View rwyoung's profile

rwyoung

369 posts in 2070 days


#3 posted 2024 days ago

I should be more clear about the infeed and outfeed bed adjustments, it is the bed ANGLE that is adjusted. The hinge fixes the infeed/outfeed height where it meets the planer’s bed. But by changing the resting angle of the infeed and outfeed beds you have some control over how far the rollers can “flap” the board and thus reduce snipe.

-- Don't sweat the petty things and don't pet the sweaty things.

View dsb1829's profile

dsb1829

367 posts in 2225 days


#4 posted 2023 days ago

Nice initial review. I went with the SM346 last summer. Main reason for going with it was the larger beds, increased cutting capacity, and the cutter head lock. When I replaced my knives I had to realign the cutter to the bed, honestly it was about a 10-15minute process and not a big deal.

I will be curious to see your followup after you run some more wood through it. How was your manual? I noticed that the parts list on mine didn’t jive with the diagrams.

-- Doug, woodworking in Alabama

View rwyoung's profile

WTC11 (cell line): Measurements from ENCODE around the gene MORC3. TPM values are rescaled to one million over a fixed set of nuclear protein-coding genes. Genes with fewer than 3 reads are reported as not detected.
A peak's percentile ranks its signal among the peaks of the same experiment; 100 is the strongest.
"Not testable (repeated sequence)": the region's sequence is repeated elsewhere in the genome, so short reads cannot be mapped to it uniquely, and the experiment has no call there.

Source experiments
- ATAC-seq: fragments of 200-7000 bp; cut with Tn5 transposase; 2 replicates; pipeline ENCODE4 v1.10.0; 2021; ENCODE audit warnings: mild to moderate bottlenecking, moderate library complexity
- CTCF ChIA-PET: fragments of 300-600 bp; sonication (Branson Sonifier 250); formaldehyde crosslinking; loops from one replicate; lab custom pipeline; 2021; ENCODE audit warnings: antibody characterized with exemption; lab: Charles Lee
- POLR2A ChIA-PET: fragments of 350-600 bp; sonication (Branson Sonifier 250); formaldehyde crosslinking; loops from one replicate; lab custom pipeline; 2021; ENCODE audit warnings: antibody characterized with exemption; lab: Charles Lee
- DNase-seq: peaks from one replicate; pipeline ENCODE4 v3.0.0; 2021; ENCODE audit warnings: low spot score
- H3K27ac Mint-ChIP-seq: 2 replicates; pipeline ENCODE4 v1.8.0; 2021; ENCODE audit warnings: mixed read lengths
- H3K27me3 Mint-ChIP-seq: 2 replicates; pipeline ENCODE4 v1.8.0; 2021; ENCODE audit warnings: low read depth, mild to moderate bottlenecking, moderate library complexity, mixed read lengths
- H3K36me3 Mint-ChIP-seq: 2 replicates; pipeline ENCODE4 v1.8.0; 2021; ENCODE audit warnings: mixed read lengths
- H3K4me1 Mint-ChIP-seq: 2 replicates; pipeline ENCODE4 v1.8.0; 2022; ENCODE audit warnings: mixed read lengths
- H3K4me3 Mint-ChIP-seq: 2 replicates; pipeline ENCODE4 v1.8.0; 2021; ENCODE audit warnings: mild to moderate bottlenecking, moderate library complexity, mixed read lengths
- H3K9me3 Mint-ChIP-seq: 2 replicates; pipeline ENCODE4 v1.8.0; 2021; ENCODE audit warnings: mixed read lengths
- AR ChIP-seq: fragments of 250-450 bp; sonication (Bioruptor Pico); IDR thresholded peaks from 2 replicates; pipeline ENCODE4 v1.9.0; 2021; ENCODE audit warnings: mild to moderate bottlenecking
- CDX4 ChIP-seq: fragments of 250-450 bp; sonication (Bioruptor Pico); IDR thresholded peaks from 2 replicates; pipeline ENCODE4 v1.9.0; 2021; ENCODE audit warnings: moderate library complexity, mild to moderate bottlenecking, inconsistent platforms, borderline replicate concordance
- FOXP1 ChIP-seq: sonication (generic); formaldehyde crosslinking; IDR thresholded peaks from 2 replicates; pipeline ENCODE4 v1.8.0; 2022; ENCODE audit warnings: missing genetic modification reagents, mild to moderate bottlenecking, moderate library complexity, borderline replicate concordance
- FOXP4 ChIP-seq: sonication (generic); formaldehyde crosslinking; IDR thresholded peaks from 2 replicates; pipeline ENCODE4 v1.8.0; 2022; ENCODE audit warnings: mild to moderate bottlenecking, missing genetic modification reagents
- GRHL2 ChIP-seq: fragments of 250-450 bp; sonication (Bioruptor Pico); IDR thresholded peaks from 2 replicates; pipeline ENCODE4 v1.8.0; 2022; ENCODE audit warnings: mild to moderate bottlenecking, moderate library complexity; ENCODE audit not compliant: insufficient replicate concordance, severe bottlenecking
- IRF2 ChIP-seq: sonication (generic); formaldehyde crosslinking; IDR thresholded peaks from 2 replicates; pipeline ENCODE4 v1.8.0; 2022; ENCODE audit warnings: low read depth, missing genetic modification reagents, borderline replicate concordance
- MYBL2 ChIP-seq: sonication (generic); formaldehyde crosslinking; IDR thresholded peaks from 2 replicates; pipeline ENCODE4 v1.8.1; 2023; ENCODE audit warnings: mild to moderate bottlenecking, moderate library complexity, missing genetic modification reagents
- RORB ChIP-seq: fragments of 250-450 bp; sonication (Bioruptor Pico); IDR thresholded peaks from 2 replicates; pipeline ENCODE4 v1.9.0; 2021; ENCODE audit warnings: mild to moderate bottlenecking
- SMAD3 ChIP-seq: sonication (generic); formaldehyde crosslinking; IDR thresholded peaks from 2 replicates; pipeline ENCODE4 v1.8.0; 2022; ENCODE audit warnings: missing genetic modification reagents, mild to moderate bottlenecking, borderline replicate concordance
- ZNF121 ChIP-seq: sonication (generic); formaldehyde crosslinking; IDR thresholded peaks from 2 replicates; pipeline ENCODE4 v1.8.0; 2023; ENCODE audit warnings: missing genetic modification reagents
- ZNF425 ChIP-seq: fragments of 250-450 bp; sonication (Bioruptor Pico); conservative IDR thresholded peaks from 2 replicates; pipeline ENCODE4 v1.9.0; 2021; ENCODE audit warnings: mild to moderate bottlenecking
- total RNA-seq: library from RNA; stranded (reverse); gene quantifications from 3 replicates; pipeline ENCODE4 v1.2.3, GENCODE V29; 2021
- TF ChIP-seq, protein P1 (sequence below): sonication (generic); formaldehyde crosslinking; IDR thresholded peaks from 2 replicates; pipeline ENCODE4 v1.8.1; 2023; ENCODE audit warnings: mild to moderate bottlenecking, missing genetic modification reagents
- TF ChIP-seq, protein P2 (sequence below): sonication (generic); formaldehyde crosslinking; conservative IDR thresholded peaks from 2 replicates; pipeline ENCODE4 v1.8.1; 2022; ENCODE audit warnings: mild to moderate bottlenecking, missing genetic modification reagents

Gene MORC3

rwyoung

369 posts in 2070 days


#5 posted 2023 days ago

I was of the impression that the SM346 also lacked a cutter head lock (per the review from FineWoodworking).

And yes, there are some interesting anomalies in the manual. But if one looks closely at parts and does a little independent thinking, it all works out.

My budget for new machines was $400 so I opted for the SM344 as once you add in the shipping cost I came in at just under $370 for the SM150B and SM344.

p.s. – oh wait, I see it in the manual for the SM346, “roller case lock lever” That must be their cutter head lock.

Like I mentioned above, after adjusting the angle of the infeed bed my snipe was pretty much down around 0.002”. If it stays like that I can live with it. :)

-- Don't sweat the petty things and don't pet the sweaty things.

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rwyoung

369 posts in 2070 days


#6 posted 1895 days ago

I’ve run quite a bit of white oak through the planer and it has stayed pretty true. The snipe may have increased slightly. In all honestly, I have not done any precision measurements nor did I save the first few pieces that went through so all I have to go on is how the boards feel. Furthermore, it may be a technique issue as I get considerably less (to none) if I lift the trailing edge as it enters and the leading edge as it leaves.

The knives are probably due for a sharpening or at least need to be honed. I’ve also run a lot of pine through and that means stopping and cleaning pitch a few times.

All in all, I think I’ve gotten my money’s worth with this little planer.

-- Don't sweat the petty things and don't pet the sweaty things.

View a1Jim's profile

a1Jim

111999 posts in 2175 days


#7 posted 1895 days ago

I hope it gives you great service. good review.

-- http://artisticwoodstudio.com Custom furniture